cool!" Rose blurted as she spiked the ball hard over a gringos sunburned
head. Following the game all were invited to play beach volleyball on the white sands of
the exquisite Playa de Audiencia
in front of the hotel.
Hotel Sierra Manzanillo, Hotel Vista Playa de Oro, Plaza Las Glorias
and the Club Maeva host all-inclusive vacation packages for the whole family. In
addition to the unlimited eating and drinking add on activity programs for all ages. Game
and shuffleboard courts are generously open. Free scuba and snorkeling lessons in the pool help guests to prepare for
day trips out by boat to shipwrecks and thriving coral reefs. However it was the sign,
"nightly disco" that nabbed Joshs attention and he asked if we could go.
"Oh! El Disco! I
dont know. Youre under nineteen."
"But Mom, this is Mexico! Kids
can go anywhere with their parents."
"Oh, yes, I forgot."
Fresh to being an unescorted woman
in Mexico, I remembered that children always attend social events with women. In Mexico, a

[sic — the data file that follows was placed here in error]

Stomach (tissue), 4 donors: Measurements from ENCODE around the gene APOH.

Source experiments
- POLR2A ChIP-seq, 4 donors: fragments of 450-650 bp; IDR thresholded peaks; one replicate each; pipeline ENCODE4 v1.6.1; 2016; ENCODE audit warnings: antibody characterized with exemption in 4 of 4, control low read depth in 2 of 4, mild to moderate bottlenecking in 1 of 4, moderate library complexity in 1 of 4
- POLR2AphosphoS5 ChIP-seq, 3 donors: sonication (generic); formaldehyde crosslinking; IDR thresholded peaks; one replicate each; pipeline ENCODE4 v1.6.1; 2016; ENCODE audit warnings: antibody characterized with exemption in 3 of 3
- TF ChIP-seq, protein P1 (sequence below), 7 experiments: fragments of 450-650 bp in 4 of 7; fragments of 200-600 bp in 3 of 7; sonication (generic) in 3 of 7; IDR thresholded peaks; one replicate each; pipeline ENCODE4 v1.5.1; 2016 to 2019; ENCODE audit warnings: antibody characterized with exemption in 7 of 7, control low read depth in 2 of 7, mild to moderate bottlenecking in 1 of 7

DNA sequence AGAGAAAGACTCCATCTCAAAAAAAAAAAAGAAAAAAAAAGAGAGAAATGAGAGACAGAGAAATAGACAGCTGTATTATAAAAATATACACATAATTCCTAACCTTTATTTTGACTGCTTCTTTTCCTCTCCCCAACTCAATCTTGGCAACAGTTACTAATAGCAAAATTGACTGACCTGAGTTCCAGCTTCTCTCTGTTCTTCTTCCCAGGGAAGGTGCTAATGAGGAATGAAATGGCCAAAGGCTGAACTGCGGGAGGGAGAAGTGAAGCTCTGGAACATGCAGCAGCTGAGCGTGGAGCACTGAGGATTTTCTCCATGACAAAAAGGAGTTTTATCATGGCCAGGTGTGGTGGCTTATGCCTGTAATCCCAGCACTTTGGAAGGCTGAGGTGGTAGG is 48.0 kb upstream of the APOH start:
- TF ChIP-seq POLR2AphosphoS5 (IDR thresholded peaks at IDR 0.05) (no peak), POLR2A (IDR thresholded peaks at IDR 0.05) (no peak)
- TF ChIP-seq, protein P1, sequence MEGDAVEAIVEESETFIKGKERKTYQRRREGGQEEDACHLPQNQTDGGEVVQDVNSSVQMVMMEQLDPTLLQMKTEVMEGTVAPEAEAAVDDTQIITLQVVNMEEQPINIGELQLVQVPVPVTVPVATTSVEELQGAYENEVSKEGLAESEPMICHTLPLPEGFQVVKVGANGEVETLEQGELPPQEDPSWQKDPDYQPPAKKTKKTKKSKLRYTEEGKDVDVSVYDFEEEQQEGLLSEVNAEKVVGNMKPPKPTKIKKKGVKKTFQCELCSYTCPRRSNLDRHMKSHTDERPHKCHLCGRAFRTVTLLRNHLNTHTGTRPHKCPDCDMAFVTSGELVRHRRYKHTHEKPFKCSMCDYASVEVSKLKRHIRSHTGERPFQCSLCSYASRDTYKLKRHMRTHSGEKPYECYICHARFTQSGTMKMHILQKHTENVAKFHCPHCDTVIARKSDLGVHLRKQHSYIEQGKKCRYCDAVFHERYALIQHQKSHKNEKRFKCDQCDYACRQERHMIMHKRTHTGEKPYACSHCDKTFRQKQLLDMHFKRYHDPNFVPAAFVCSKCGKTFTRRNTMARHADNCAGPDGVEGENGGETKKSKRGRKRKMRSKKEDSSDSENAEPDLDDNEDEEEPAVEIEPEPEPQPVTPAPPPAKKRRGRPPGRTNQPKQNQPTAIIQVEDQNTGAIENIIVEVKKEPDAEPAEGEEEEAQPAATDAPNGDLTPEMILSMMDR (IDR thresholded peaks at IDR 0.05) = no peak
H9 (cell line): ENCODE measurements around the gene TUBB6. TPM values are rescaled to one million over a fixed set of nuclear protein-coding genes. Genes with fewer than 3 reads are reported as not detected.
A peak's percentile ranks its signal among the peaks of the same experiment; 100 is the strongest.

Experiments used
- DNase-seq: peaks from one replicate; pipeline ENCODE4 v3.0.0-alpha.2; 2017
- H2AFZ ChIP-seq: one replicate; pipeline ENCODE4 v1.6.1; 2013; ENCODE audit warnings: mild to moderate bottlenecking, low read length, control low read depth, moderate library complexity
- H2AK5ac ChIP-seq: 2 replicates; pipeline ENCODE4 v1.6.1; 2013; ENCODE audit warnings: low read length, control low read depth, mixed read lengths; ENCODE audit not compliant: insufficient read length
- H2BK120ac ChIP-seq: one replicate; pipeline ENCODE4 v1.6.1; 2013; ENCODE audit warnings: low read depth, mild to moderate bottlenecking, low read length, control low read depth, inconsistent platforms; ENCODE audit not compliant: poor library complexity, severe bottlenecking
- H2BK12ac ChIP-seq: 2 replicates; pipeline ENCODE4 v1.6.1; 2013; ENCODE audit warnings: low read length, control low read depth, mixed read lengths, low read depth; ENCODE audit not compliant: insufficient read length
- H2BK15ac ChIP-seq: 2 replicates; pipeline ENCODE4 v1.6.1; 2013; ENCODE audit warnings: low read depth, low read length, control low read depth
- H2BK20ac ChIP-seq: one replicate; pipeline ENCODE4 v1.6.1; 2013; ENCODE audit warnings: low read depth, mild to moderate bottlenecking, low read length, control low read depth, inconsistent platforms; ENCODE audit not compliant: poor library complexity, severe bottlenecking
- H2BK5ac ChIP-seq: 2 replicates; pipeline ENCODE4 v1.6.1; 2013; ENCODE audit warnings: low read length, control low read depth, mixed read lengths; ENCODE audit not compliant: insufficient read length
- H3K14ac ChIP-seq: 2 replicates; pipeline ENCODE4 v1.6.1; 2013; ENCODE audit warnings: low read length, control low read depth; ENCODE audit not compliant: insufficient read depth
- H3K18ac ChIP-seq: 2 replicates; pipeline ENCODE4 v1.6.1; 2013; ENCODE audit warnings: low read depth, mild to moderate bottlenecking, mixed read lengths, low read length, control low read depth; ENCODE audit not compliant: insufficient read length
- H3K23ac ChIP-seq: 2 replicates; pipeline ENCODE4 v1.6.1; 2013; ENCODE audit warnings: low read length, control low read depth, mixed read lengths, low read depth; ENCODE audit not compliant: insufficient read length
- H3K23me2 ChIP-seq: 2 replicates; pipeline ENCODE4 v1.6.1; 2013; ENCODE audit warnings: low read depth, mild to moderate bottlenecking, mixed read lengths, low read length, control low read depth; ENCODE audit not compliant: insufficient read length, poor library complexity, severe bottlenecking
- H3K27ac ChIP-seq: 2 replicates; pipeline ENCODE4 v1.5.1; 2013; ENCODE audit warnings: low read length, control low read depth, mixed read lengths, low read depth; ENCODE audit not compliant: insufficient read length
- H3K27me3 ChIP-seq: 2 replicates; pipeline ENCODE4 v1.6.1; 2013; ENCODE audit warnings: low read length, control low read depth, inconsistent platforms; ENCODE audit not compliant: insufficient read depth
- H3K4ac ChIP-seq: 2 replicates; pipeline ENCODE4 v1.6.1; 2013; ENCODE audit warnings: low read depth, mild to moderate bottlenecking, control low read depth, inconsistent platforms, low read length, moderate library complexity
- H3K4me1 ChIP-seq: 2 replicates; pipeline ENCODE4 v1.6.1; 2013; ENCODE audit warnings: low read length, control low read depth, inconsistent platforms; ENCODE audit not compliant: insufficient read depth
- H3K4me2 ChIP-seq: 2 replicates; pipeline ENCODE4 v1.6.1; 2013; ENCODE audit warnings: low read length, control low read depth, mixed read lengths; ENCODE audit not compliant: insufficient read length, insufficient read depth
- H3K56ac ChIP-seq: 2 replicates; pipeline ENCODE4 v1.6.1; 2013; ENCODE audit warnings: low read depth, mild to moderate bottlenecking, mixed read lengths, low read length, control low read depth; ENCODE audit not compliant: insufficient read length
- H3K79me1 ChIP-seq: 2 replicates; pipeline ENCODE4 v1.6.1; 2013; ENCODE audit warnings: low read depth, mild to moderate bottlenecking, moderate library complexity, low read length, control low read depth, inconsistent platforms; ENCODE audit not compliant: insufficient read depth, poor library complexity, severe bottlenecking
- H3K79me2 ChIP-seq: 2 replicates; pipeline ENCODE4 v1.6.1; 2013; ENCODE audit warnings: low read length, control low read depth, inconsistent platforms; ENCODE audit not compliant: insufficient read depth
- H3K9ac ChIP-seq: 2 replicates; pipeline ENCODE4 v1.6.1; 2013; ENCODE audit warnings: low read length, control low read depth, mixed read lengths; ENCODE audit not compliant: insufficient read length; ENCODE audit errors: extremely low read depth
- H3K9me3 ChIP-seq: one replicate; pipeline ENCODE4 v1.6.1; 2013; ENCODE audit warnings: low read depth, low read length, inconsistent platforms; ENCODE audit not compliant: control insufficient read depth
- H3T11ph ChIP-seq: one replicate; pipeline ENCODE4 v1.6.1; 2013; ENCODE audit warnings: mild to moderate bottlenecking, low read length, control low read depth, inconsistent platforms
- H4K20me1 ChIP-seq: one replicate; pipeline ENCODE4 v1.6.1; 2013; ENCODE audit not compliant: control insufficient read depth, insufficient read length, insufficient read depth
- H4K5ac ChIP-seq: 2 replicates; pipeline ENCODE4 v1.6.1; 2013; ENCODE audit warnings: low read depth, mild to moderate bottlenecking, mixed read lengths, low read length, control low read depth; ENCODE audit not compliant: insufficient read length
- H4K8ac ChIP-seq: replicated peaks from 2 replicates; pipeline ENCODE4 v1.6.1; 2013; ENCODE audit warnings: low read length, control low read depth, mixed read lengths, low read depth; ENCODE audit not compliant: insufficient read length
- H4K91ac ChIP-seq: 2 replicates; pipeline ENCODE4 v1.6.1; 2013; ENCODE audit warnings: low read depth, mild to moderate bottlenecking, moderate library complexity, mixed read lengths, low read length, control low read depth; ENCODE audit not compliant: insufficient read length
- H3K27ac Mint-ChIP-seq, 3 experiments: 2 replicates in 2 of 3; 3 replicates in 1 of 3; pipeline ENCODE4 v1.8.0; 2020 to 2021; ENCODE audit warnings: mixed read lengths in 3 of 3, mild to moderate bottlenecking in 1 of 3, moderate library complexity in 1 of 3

woman would be almost as unlikely to attend without her children, as she would be to
attend without clothes on!
"O.K. Just no alcohol."
"Youve just got to start
trusting us. The bartenders arent supposed to serve minors anyway. The brochure says
that the disco starts at 10 p.m. and goes to 1 a.m. every night but Sunday."
Later, upon approaching the pool,
heading towards the palm-thatched palapa, disco music throbbed the night alive.
Inside everyone danced, old, young and teens. No partners necessary, just dance! Josh
danced his socks off every night of our stay but still he asked,
"So, Mom. Where else can we
dance in Manzanillo?"
"Oh! I dont know."
"But I thought that Susan
Dearing gave you her new book about Manzanillo
and the state of Colima. Here, give it to me and Ill take a look."
"Well, I thought maybe
wed go out for a nice seafood dinner at the Guadalajara Grill and catch some mariachis."
"Oh, yeah, right! Good one,
While catching the last suns
rays, poolside, another mother asked me, "You mean you and your kids leave the hotel
"Oh, sure. Sometimes we go shopping in the large mercado.
I just flag the local bus in front of the hotel and it arrives in a pleasant shopping area
in five minutes. Some days the kids stay here on the beach with their friends and I walk
and check my internet mail at Juanitos restaurant, two miles from the Hotel